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Hi,

is anyone else a mum and managing living with lupus and raising children?

I have a six month old and am having a hard time of it at the moment. Consultant advised reducing my meds after I coped well with the pregnancy and labour, now any disrupted night or challenging day is having a big affect on me physically.

I'm breastfeeding so its not like I can hand over the baby to a relative and go and sleep all day!

Any advice/tips appreciated.

Rachael.
 

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Dear Rachael,
Welcome here, and well done for breastfeeding!
I have no magic advice for you especially as my children are older now but can only tell you that you will get through it. I did!

Make sure you are eating properly and keeping your fluids up and sleep when the baby does.

Babies don't care if the house has been dusted they just want a happy relaxed Mum so don't feel guilty about leaving housework.
x lola
 

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I echo what Lola says.
I've a 21 month old and a 2wk old. Even though my lupus is in remission I still get very tired.
Have you tried expressing breastmilk? It's a bit of extra work, but means someone else can do some of the day or night feeds, letting you get some rest.
The best advice people gave me in the beginning was to forget the housework, and to get rest when the baby sleeps. It can be hard to do when you've ironing piling up around you, but once you get over the thought of wearing clothes that haven't been ironed (people really don't notice!) it really does help :)
 

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Hi Rachael,

I developed Lupus after having my 2nd daughter (although i didn't get my diagnosis and treatment till much later) she is now 6 but wow do I remember how tough it was, but I managed and you will too. Like Lola and Joanne said, the most important thing is to look after yourself and baby. The other jobs will still be there when you feel up to it, so why rush:).
Expressing milk is a wonderful idea to allow you to get some rest, and remember to pamper youself once in a while, you deserve it.

Hugs
Elle x
 

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florie
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hi Rachael,

I agree with what the others say. Get a breast pump and let someone give you a restful sleep. I remember breastfeeding my third child.It wasn't easy and she wouldn't drink from a bottle only the breast, but i did it for 9 months and didn't regret it. Can you substitute some formula if someone can help?

hope this has helped. Let us know how things are going.
hugs to you and baby, florie
 

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Welcome Rachel,

Its is tough enough losing sleep with a baby let alone being ill as well!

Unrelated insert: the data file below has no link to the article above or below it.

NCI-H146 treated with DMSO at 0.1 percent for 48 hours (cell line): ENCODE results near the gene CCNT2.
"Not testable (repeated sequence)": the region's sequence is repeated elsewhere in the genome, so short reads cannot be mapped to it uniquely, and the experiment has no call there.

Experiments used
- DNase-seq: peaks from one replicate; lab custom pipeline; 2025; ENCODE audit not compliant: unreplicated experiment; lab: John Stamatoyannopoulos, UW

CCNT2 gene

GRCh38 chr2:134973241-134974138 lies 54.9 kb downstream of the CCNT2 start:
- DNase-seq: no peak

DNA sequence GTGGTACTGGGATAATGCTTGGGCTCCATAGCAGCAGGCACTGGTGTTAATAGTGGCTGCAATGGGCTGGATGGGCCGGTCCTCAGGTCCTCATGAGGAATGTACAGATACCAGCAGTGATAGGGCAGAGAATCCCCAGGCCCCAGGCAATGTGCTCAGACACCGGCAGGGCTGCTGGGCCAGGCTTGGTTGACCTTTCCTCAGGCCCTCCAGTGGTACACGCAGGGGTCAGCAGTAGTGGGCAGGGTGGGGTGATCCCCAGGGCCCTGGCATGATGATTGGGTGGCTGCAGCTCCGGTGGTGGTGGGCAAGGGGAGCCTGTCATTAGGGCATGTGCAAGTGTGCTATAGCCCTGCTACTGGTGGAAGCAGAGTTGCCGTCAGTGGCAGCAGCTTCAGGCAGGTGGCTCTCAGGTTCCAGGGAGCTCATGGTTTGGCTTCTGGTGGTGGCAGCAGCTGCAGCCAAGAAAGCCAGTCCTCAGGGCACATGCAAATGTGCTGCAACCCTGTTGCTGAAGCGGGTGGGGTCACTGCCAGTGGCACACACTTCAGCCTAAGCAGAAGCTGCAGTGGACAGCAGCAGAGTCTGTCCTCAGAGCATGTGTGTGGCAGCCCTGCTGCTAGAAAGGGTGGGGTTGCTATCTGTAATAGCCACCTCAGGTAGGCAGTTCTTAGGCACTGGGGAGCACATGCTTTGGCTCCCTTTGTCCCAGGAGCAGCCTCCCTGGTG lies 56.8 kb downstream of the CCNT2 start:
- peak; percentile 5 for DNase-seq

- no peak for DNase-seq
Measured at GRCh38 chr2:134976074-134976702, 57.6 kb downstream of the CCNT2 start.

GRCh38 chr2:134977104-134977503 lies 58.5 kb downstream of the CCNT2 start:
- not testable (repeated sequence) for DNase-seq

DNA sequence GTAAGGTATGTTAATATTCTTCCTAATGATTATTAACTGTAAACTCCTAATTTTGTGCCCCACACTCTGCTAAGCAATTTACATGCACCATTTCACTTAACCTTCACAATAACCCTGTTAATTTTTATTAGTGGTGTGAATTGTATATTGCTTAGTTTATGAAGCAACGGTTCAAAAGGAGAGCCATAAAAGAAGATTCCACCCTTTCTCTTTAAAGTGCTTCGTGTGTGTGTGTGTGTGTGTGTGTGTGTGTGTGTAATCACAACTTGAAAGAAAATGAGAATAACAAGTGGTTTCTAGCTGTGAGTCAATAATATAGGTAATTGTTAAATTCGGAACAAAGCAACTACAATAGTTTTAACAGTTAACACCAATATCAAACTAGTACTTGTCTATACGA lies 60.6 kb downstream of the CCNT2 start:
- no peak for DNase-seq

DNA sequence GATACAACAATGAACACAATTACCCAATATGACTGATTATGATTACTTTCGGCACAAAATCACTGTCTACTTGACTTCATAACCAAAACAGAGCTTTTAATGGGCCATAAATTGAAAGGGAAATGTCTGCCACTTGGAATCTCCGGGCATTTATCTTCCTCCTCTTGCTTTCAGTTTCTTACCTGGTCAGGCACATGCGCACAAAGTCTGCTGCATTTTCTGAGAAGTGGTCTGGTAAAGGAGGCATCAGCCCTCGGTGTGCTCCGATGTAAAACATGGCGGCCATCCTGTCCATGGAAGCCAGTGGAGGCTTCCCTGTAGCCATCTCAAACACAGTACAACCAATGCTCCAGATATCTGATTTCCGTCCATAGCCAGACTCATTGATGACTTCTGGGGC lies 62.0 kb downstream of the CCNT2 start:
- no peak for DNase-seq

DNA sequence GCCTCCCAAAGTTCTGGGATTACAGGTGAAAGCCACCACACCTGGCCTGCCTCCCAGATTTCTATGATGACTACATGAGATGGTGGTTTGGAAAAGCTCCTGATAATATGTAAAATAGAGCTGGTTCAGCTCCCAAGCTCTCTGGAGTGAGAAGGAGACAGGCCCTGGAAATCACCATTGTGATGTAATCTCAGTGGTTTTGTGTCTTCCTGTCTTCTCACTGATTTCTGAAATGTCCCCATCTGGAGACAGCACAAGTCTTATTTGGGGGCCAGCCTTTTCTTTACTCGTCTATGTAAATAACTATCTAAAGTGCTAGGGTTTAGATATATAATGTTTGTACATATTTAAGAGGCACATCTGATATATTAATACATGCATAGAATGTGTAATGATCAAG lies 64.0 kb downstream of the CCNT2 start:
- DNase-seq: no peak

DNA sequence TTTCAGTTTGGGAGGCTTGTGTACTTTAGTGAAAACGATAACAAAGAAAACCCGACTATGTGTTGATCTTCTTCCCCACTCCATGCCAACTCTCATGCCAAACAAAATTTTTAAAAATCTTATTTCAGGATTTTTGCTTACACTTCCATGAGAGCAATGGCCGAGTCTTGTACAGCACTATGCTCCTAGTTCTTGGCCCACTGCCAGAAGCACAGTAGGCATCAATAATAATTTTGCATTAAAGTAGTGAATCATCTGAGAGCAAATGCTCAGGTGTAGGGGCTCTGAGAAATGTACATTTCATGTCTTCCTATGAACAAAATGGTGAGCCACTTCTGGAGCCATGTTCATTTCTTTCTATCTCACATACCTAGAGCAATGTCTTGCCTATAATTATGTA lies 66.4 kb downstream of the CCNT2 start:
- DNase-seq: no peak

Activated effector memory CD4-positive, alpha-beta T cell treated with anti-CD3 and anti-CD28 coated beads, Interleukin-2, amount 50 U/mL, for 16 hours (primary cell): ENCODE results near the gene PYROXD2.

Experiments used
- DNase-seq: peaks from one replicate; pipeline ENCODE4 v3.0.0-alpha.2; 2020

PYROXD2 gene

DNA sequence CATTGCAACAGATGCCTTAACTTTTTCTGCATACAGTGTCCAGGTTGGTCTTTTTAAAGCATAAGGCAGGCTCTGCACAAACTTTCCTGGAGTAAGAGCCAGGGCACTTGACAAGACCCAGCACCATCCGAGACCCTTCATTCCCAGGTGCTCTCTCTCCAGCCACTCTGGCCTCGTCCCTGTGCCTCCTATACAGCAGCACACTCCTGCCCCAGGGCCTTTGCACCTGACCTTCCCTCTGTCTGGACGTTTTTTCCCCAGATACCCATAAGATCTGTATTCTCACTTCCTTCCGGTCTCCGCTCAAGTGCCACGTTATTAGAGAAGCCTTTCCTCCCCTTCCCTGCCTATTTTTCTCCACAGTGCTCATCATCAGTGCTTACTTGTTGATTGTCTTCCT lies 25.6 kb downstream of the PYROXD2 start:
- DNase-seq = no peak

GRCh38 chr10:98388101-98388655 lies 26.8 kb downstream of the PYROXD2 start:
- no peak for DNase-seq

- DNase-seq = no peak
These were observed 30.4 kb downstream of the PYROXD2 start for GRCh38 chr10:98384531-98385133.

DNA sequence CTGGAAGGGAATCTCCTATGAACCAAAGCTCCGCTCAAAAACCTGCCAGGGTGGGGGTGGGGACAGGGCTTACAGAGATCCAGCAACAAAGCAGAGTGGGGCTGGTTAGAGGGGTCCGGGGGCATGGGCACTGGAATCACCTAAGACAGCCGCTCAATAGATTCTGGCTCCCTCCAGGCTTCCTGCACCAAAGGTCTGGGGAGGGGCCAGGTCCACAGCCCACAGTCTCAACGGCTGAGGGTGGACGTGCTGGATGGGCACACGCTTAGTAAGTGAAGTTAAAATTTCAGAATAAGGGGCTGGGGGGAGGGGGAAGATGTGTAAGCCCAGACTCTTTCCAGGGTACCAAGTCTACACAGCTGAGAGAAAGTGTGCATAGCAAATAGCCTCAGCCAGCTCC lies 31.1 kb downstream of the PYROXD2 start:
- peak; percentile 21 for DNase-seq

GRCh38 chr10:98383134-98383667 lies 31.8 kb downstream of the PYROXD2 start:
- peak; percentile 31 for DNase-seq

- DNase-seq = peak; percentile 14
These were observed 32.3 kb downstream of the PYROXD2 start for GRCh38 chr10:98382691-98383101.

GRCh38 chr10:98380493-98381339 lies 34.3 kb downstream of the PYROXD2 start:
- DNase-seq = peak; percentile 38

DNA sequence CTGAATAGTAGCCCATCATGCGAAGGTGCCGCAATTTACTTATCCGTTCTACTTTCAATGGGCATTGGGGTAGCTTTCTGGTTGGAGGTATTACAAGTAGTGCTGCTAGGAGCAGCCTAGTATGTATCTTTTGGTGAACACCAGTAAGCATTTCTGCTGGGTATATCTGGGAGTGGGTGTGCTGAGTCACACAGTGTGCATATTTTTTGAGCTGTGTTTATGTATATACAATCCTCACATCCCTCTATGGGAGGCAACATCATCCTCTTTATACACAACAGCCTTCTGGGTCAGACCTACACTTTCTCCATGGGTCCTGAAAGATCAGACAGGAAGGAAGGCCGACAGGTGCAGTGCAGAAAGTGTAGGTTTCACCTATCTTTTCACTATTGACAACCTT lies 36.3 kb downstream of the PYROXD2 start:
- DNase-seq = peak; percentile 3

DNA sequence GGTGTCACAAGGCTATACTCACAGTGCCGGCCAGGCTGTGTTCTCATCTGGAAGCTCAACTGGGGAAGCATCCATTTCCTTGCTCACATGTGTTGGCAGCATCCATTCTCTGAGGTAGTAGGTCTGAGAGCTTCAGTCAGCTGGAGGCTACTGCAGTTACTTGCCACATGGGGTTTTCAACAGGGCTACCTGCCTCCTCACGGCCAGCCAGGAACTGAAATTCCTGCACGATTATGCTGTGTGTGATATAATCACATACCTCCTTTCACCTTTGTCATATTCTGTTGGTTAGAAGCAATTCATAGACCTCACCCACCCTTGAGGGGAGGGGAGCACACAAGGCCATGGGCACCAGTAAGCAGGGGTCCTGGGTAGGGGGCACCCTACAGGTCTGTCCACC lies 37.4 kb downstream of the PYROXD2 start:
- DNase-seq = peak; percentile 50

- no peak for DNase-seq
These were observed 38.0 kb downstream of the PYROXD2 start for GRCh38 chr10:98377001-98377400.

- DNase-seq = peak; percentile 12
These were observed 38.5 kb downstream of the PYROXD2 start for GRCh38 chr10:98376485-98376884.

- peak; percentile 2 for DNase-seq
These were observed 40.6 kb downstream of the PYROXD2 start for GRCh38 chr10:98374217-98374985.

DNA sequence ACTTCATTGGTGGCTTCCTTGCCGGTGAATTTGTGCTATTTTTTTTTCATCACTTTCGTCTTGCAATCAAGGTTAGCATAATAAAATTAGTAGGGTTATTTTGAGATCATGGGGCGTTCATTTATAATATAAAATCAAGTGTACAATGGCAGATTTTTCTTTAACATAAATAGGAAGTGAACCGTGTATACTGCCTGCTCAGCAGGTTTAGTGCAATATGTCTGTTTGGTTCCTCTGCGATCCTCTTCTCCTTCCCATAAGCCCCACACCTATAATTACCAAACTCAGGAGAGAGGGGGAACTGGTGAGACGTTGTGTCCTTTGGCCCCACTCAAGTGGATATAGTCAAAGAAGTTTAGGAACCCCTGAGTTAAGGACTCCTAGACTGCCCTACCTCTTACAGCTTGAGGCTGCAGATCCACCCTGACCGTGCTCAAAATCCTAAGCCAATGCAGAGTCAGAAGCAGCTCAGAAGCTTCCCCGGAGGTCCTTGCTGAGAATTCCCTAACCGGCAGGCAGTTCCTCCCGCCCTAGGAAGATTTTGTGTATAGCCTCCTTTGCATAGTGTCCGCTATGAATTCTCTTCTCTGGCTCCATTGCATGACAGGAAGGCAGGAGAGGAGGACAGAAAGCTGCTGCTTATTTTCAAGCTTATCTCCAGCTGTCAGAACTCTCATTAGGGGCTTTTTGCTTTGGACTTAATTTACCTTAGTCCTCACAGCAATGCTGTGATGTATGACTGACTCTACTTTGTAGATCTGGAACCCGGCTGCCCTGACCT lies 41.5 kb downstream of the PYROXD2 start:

Like others I would suggest expressing milk - you can get battery/electric powered ones now....so much easier in my opinion.

The other thing I did also (as a couple of mine did not get suffiecient milk from me) was too use formula feeds at night!

Have you a date in mind when you will stop breastfeeding? Please remember, dont feel guilty and beat yourself up if you have to stop breastfeeding.....you have breastfed you baby for 6 months! When are you starting to ween?

Hope you get some rest, perhaps you can find someone during the day to feed your baby, whilst you have a sleep!

Have you started weening yet! With my first 3 kids it was done at 4 months, last kids was supposed to start at 6 months, which was the latest advice! I found that at the 3-4 month stage 3 of my babies (who slept through night at 8-12 weeks), started sleeping less at night. They were getting hungrier.... this was solved by weeing them and boy once they got the knack of eating food they slept really well again (my experience only).

Take care!
 

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The Other Illinois Tammy
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Rachel,
I have to tell you like many on here my children are all older now and on there own, but they were little when I found out I had lupus. I did not have a baby, or at least I don't think I did when I had lupus.

It is wonderful that you have decided to breastfeed. It has it rewards and it's set backs, as you have found out. You are right about not being able to hand over the baby to family as that just would not work very well. I am not sure what your schedule is like, but something that really helped me in the early years was learning the babies schedule. I would plan to take a mid morning nap with the baby and then again mid afternoon. I did not get to sleep as much as the baby but found a good hour did help. This is good advice for any new mother not just the ones with lupus.